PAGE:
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Harrisburg Family Law Blog

Fault or no-fault: That is the question.

Whether you and your spouse married less than a year ago, or your wedding day is now decades past, you'd likely agree with other Pennsylvania spouses who admit marriage can be quite challenging at times. If you and your spouse have children together, certain marital and/or family problems may seem exacerbated when taking their best interests into account. Many married couples determine their unions simply can't last a lifetime. For some, the question then becomes whether to file for a fault or no-fault divorce.

All 50 states recognize no-fault divorce as a possible viable option for spouses choosing to sever their marital ties in court. However, the specifications and requirements associated with no-fault divorce tend to vary by state.

Do grandparents have rights in Pennsylvania?

When custody rights are a factor in a divorce, parents are often at the center. But because grandparents are so often involved in raising children, they may also be entitled to visitation and perhaps even custody, depending on the situation. In Pennsylvania, the court may indeed grant grandparents' visitation requests provided it is in the best interest of the child.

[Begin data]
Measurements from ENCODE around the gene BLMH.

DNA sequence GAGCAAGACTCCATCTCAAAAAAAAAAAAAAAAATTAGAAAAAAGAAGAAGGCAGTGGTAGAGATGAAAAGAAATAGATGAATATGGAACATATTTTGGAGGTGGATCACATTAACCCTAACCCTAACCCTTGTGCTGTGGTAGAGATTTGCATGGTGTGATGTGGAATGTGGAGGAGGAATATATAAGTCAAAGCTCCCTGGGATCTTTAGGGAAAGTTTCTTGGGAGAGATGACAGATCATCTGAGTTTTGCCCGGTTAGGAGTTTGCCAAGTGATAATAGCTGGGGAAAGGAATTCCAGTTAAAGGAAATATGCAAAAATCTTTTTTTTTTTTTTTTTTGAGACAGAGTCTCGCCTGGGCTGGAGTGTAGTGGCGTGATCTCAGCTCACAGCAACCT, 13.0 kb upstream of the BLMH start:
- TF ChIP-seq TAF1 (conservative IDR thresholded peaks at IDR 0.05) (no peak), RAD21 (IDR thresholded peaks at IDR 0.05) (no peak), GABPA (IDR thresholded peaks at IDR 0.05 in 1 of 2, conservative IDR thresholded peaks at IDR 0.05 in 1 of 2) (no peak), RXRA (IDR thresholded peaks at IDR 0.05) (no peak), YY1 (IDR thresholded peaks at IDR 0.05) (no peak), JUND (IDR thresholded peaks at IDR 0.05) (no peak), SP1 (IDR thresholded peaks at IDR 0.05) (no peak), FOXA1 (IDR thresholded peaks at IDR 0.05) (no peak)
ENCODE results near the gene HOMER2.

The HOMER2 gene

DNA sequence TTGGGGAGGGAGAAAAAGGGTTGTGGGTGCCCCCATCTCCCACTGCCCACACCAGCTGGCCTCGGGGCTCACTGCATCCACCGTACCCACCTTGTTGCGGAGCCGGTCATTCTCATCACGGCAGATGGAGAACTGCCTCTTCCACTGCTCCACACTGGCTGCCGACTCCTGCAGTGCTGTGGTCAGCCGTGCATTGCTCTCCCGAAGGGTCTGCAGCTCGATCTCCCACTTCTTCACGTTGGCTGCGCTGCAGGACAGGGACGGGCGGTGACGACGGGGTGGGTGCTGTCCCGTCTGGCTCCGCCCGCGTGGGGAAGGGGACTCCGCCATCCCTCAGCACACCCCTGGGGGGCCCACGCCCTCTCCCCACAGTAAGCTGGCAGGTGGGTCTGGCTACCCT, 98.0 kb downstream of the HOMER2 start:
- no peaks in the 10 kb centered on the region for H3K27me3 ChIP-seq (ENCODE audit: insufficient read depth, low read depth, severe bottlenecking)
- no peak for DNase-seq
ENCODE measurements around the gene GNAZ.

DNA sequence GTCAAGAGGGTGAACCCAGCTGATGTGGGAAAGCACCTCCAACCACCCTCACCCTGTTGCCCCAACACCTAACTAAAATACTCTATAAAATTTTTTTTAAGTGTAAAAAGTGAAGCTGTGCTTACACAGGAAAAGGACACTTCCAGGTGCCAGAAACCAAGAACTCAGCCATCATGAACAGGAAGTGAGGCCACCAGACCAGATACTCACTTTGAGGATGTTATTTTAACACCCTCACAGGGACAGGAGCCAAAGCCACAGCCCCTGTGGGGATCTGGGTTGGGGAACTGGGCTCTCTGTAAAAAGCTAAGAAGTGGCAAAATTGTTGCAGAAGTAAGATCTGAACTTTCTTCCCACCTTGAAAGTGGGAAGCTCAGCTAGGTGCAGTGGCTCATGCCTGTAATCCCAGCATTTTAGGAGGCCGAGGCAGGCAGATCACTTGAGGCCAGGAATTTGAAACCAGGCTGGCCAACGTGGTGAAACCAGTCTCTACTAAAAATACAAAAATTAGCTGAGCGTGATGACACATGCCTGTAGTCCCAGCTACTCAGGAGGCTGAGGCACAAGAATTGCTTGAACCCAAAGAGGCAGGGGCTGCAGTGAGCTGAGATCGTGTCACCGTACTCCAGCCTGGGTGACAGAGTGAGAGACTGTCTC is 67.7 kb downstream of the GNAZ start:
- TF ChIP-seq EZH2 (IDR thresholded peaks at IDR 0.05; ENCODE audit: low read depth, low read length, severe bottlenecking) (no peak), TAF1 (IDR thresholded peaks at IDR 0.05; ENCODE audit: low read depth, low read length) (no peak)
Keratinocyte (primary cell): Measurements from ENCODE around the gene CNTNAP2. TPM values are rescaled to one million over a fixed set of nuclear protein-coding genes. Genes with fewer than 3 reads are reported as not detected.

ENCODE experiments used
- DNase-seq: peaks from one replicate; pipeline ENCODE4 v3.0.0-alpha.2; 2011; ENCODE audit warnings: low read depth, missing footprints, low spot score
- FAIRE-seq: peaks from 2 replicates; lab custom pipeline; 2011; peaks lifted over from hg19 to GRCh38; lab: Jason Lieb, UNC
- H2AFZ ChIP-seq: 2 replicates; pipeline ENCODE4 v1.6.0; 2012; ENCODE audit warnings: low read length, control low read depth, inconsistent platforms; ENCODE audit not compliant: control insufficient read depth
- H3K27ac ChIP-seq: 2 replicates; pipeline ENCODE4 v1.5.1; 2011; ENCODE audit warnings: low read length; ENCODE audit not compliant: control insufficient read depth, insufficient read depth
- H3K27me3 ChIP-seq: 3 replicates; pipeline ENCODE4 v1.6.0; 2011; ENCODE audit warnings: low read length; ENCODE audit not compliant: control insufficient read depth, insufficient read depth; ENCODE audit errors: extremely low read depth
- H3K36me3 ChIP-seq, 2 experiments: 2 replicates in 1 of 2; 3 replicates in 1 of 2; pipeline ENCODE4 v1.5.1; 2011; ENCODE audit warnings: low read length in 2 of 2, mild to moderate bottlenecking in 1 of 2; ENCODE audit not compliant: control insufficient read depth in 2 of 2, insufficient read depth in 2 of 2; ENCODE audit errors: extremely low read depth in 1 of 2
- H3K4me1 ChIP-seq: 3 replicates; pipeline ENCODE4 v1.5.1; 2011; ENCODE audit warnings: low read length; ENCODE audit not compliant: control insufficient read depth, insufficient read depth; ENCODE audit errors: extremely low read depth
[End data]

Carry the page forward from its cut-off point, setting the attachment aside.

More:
There is no question that divorce is painful for all members of an immediate family. Parents are no doubt concerned that their custody or visitation rights may be diminished. That concern extends to grandparents as well, especially when they have consistently played a significant role in raising and caring for the children involved in the divorce.

No Fault Divorce

In a move designed to ease the toll that the divorce process takes on families, the state of Pennsylvania has amended its waiting period from one to two years, beginning in December 2016.

Many people mistakenly believe that no-fault divorces always involve both parties agreeing to end the marriage. In fact, only one party needs to do so, providing they live separately from their spouse for a specified period of time. That time has now been cut from two years to one year.

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